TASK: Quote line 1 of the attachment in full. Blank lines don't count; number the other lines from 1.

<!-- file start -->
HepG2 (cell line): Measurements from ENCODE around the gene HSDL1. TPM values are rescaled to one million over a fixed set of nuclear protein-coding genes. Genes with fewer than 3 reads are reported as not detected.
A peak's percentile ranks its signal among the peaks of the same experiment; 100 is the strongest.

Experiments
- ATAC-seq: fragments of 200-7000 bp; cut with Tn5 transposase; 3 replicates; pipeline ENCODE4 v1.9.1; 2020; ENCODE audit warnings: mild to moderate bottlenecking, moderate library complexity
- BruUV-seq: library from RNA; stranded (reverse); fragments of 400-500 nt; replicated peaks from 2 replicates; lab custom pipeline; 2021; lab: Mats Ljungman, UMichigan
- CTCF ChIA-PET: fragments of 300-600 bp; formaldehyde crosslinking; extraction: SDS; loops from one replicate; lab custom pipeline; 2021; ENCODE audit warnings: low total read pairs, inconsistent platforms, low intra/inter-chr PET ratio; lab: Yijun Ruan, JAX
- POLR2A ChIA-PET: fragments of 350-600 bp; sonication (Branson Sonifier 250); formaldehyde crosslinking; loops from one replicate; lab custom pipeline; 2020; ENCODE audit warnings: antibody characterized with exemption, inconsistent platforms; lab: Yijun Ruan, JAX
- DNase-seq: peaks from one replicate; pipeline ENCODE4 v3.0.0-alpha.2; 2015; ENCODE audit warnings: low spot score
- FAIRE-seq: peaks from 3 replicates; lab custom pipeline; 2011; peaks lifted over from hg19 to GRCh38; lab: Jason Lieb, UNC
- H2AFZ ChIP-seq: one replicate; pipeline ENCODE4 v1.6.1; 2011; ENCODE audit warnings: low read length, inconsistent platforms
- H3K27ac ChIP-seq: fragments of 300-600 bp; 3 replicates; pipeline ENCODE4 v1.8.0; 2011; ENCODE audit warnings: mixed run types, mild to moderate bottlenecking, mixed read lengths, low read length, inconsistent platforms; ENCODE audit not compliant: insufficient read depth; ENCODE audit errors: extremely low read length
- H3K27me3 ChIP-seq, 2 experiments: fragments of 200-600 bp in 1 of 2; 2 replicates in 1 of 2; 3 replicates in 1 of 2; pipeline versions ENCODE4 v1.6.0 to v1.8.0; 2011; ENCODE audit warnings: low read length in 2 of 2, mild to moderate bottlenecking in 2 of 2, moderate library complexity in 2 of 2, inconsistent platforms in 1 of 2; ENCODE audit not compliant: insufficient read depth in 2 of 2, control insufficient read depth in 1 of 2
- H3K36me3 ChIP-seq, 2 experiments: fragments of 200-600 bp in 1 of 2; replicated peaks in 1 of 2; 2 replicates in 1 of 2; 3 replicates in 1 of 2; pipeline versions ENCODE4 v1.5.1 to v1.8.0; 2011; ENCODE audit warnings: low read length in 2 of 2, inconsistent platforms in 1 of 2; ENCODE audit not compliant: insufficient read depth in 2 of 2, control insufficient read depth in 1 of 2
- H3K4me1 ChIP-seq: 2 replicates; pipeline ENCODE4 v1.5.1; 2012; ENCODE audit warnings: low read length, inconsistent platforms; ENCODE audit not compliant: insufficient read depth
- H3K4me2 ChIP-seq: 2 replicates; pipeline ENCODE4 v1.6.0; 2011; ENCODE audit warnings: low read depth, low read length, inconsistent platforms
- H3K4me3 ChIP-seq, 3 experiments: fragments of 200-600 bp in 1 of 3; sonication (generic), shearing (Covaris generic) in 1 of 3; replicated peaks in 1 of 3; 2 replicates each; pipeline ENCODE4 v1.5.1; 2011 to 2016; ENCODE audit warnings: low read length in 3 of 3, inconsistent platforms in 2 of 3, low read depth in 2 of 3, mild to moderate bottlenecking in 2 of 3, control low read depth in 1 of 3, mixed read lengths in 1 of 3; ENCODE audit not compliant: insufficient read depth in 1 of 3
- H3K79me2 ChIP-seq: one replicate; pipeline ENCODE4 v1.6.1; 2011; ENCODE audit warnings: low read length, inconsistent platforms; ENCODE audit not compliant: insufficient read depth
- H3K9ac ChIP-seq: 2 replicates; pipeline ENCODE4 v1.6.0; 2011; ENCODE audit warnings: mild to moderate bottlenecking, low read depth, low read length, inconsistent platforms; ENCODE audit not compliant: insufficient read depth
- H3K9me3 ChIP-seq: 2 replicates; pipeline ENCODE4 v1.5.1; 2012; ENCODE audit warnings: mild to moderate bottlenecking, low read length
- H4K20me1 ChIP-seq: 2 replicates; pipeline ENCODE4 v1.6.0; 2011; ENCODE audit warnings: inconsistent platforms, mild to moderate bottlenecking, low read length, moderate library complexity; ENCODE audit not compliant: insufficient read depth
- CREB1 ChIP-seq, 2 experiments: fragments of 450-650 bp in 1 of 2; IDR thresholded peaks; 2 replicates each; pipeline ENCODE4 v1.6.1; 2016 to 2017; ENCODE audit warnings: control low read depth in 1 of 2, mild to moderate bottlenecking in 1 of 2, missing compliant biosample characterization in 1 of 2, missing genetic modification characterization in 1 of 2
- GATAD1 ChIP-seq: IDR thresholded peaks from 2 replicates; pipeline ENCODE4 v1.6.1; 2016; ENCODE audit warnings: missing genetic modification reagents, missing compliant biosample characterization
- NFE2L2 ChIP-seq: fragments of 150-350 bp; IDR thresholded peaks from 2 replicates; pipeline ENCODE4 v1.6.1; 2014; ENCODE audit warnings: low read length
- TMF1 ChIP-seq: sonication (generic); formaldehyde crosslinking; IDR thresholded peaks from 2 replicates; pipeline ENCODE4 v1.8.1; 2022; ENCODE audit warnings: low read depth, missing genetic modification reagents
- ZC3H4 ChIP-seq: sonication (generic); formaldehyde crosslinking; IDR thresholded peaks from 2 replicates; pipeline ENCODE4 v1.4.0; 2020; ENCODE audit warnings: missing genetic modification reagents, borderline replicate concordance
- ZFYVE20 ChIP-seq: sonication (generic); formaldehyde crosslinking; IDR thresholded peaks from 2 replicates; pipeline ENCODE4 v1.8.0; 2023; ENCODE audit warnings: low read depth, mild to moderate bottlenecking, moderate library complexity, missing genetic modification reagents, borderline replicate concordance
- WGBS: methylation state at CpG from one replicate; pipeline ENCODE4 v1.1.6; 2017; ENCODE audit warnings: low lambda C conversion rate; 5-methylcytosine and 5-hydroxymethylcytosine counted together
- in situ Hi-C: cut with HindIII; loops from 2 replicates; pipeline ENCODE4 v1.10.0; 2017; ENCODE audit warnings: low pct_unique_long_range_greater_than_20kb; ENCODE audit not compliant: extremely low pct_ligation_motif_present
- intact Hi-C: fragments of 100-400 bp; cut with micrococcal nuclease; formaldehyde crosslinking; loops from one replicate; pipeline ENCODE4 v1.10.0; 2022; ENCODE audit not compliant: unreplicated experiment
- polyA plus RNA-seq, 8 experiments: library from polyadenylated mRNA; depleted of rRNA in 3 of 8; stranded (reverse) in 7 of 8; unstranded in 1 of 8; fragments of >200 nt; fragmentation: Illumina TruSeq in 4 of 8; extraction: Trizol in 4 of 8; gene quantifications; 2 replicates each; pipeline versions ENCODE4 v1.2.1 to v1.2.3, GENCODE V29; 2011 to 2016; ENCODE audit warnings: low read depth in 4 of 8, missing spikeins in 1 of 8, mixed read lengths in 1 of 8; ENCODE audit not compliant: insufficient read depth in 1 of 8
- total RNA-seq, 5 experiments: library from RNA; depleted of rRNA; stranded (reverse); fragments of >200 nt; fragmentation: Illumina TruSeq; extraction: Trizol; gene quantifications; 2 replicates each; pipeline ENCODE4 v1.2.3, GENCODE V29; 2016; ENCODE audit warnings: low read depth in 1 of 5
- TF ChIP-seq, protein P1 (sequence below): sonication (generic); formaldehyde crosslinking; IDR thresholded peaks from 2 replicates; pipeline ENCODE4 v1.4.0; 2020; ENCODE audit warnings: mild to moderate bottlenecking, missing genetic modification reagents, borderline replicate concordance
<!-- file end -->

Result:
HepG2 (cell line): Measurements from ENCODE around the gene HSDL1. TPM values are rescaled to one million over a fixed set of nuclear protein-coding genes. Genes with fewer than 3 reads are reported as not detected.